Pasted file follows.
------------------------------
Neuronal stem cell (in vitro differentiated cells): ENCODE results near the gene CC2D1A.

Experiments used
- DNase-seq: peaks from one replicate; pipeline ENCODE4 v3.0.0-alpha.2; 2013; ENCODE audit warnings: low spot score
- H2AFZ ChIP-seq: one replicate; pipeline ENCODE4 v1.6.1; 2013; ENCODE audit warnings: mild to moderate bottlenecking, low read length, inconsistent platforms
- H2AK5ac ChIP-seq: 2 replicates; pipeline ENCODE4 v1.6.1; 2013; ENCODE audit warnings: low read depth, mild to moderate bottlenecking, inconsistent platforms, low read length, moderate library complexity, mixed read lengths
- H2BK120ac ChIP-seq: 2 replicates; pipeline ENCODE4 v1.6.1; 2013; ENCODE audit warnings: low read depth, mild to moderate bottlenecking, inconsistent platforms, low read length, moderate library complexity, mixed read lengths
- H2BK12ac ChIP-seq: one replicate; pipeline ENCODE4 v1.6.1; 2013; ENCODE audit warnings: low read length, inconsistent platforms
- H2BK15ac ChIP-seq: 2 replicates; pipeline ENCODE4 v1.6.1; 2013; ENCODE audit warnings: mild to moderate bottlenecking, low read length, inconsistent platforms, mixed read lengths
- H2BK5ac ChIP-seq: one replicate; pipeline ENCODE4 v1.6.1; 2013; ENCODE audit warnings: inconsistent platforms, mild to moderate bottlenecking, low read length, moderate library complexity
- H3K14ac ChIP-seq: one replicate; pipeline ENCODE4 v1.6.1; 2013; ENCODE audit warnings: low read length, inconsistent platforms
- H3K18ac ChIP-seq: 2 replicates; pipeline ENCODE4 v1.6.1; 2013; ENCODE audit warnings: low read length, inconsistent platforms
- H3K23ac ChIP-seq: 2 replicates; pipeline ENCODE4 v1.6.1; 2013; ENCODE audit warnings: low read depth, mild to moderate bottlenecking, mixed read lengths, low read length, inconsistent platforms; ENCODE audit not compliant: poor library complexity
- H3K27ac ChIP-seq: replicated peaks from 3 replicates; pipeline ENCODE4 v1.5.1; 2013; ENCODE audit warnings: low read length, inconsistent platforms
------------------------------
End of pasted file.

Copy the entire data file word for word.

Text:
Neuronal stem cell (in vitro differentiated cells): ENCODE results near the gene CC2D1A.

Experiments used
- DNase-seq: peaks from one replicate; pipeline ENCODE4 v3.0.0-alpha.2; 2013; ENCODE audit warnings: low spot score
- H2AFZ ChIP-seq: one replicate; pipeline ENCODE4 v1.6.1; 2013; ENCODE audit warnings: mild to moderate bottlenecking, low read length, inconsistent platforms
- H2AK5ac ChIP-seq: 2 replicates; pipeline ENCODE4 v1.6.1; 2013; ENCODE audit warnings: low read depth, mild to moderate bottlenecking, inconsistent platforms, low read length, moderate library complexity, mixed read lengths
- H2BK120ac ChIP-seq: 2 replicates; pipeline ENCODE4 v1.6.1; 2013; ENCODE audit warnings: low read depth, mild to moderate bottlenecking, inconsistent platforms, low read length, moderate library complexity, mixed read lengths
- H2BK12ac ChIP-seq: one replicate; pipeline ENCODE4 v1.6.1; 2013; ENCODE audit warnings: low read length, inconsistent platforms
- H2BK15ac ChIP-seq: 2 replicates; pipeline ENCODE4 v1.6.1; 2013; ENCODE audit warnings: mild to moderate bottlenecking, low read length, inconsistent platforms, mixed read lengths
- H2BK5ac ChIP-seq: one replicate; pipeline ENCODE4 v1.6.1; 2013; ENCODE audit warnings: inconsistent platforms, mild to moderate bottlenecking, low read length, moderate library complexity
- H3K14ac ChIP-seq: one replicate; pipeline ENCODE4 v1.6.1; 2013; ENCODE audit warnings: low read length, inconsistent platforms
- H3K18ac ChIP-seq: 2 replicates; pipeline ENCODE4 v1.6.1; 2013; ENCODE audit warnings: low read length, inconsistent platforms
- H3K23ac ChIP-seq: 2 replicates; pipeline ENCODE4 v1.6.1; 2013; ENCODE audit warnings: low read depth, mild to moderate bottlenecking, mixed read lengths, low read length, inconsistent platforms; ENCODE audit not compliant: poor library complexity
- H3K27ac ChIP-seq: replicated peaks from 3 replicates; pipeline ENCODE4 v1.5.1; 2013; ENCODE audit warnings: low read length, inconsistent platforms